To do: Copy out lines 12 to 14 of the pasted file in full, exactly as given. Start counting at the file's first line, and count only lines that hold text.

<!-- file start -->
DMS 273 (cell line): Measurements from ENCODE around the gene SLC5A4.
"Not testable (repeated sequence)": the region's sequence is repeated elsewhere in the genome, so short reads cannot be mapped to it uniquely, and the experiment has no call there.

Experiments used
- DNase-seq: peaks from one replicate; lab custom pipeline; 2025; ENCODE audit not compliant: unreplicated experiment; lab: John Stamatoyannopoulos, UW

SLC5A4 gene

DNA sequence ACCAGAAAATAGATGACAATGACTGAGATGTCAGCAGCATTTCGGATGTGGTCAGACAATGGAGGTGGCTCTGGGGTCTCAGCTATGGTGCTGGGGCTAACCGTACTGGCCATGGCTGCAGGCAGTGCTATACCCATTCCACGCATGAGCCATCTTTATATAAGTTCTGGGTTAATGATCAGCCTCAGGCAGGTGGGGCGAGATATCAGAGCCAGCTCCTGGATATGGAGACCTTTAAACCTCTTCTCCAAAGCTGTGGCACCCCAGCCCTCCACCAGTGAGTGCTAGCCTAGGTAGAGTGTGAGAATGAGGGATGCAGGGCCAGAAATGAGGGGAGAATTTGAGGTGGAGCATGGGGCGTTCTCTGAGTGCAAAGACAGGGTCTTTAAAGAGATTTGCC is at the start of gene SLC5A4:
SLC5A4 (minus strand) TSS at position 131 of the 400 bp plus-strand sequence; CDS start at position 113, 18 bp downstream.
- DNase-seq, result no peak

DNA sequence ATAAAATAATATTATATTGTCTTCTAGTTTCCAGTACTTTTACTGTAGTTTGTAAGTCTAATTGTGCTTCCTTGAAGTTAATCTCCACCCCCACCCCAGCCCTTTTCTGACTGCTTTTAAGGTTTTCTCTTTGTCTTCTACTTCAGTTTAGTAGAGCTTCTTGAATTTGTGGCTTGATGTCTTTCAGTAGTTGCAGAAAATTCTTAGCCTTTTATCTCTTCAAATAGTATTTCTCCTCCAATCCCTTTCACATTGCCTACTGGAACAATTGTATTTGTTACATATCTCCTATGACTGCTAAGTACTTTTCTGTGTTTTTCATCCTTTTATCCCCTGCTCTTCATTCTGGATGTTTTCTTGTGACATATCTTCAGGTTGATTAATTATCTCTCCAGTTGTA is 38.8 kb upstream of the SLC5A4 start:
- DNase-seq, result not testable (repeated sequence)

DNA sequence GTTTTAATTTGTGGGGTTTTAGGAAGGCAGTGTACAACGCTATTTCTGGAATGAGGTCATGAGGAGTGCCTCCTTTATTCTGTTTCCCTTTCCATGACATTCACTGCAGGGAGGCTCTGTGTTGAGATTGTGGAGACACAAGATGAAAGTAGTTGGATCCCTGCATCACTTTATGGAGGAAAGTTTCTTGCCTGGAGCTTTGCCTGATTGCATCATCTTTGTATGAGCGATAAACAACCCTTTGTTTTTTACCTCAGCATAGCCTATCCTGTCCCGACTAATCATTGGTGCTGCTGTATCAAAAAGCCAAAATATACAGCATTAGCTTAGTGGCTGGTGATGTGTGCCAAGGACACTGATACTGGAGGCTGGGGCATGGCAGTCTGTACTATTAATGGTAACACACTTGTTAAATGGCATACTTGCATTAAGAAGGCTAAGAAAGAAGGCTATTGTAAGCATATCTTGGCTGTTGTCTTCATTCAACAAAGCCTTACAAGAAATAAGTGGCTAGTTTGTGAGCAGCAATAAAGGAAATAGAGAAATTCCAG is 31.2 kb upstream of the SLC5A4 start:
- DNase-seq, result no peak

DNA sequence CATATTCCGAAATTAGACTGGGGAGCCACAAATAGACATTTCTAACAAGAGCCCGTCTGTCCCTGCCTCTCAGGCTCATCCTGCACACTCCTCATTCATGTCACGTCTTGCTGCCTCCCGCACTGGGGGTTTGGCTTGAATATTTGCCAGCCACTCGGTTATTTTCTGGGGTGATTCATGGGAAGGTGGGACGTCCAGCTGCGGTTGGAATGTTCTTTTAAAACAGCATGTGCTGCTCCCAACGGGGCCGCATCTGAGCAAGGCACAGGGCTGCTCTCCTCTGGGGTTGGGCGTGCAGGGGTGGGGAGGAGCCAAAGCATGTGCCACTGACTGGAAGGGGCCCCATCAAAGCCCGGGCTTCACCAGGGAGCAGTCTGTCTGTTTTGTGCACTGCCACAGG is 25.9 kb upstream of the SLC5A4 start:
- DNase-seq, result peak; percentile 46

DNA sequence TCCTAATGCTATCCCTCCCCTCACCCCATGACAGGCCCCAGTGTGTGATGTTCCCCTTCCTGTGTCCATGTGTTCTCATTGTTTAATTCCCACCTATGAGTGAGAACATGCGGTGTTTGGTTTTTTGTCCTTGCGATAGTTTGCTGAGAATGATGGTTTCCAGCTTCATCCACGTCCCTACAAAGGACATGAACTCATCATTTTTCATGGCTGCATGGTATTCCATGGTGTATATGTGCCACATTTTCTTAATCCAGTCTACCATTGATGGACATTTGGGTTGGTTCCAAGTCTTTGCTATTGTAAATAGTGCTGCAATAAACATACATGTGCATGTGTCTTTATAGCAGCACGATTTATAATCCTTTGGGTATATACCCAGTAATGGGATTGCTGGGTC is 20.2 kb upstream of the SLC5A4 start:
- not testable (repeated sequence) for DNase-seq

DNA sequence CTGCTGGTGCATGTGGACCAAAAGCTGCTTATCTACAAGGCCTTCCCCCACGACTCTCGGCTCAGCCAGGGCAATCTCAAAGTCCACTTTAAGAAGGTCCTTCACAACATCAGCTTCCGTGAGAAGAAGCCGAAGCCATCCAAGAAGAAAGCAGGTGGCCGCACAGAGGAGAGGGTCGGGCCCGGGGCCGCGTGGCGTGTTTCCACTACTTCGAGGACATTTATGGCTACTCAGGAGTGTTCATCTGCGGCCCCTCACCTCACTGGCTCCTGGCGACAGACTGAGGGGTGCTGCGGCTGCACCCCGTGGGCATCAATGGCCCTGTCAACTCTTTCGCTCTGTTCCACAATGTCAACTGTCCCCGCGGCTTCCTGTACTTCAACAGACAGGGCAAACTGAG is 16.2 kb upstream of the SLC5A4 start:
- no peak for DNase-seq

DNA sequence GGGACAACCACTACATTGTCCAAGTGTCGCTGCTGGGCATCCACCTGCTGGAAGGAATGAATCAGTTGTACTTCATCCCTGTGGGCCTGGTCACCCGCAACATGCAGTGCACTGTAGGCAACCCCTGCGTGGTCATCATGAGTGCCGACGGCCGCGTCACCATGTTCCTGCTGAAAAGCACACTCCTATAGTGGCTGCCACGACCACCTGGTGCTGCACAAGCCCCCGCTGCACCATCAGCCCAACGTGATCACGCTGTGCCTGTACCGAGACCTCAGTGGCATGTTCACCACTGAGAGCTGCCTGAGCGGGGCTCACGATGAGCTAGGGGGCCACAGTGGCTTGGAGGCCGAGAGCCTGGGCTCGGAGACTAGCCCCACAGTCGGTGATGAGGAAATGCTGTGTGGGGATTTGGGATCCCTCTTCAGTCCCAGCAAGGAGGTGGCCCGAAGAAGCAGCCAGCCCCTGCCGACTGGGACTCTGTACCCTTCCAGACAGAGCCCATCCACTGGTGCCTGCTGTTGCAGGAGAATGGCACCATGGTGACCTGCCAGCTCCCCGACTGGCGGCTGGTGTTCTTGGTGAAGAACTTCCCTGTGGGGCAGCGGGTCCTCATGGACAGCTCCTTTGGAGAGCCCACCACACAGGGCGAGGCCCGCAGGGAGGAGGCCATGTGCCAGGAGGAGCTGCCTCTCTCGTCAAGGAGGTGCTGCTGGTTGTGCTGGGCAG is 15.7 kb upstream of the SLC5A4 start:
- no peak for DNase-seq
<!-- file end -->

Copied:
- DNase-seq, result no peak

DNA sequence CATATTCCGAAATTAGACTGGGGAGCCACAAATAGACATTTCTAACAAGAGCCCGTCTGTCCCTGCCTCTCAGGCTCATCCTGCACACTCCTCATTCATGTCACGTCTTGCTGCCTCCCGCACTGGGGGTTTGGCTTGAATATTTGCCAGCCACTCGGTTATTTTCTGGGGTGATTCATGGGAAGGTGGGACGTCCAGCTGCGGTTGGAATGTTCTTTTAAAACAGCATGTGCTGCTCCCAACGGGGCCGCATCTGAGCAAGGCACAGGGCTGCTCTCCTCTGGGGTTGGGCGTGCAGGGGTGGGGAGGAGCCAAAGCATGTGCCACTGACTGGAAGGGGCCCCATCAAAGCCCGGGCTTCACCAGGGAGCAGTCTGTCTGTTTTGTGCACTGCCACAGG is 25.9 kb upstream of the SLC5A4 start:
- DNase-seq, result peak; percentile 46